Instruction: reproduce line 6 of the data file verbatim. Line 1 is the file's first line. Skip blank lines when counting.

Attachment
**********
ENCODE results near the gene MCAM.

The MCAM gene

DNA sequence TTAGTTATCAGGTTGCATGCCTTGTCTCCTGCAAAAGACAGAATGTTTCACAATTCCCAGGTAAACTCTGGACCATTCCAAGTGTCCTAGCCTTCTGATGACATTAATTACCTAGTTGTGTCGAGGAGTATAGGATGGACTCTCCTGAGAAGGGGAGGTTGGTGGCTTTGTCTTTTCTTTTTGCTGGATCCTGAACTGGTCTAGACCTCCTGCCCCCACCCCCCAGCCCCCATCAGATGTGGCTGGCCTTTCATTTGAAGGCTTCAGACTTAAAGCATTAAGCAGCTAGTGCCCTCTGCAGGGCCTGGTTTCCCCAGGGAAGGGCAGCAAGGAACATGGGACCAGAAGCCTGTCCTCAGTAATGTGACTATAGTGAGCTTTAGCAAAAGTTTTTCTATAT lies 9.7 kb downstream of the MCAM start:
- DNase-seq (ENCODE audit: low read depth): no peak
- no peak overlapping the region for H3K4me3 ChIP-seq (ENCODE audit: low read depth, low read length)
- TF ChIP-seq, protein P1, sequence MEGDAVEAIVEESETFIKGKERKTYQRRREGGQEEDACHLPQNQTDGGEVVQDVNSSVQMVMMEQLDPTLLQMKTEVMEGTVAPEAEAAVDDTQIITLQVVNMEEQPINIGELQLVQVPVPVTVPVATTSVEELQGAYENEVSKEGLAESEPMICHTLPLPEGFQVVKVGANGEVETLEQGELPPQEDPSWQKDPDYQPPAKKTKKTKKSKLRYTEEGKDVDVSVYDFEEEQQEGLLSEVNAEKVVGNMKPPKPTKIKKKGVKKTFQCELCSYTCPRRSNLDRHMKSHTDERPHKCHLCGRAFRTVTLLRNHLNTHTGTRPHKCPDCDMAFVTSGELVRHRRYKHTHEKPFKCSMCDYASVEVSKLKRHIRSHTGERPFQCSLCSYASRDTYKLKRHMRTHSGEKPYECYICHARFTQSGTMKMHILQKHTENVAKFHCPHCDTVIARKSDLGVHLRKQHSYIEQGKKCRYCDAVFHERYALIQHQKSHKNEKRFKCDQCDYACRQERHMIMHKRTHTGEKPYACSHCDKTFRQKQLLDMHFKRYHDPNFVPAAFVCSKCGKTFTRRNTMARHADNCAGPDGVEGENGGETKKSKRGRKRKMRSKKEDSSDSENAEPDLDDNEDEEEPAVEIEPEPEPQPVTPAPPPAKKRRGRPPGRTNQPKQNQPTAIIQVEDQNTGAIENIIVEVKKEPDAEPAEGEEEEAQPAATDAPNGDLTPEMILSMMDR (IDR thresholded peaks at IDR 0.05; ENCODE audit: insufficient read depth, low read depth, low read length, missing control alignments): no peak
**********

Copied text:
- TF ChIP-seq, protein P1, sequence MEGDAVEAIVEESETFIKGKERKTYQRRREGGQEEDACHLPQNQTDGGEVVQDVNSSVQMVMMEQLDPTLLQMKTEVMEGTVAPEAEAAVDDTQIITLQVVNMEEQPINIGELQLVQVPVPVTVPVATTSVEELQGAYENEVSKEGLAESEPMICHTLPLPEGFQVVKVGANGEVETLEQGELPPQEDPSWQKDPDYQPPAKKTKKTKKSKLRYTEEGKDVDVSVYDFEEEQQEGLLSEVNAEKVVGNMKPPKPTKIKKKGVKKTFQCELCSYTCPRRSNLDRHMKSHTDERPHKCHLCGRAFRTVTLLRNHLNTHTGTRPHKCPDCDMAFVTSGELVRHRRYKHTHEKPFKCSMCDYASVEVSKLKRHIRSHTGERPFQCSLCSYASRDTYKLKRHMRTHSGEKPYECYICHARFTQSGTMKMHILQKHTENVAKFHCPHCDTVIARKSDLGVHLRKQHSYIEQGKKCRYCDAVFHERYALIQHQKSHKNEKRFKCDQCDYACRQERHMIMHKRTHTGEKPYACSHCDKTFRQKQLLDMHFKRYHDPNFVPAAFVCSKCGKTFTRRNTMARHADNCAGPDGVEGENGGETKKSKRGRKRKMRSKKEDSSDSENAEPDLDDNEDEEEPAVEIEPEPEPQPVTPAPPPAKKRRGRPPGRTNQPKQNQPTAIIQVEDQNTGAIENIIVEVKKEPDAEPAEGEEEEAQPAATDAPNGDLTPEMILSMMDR (IDR thresholded peaks at IDR 0.05; ENCODE audit: insufficient read depth, low read depth, low read length, missing control alignments): no peak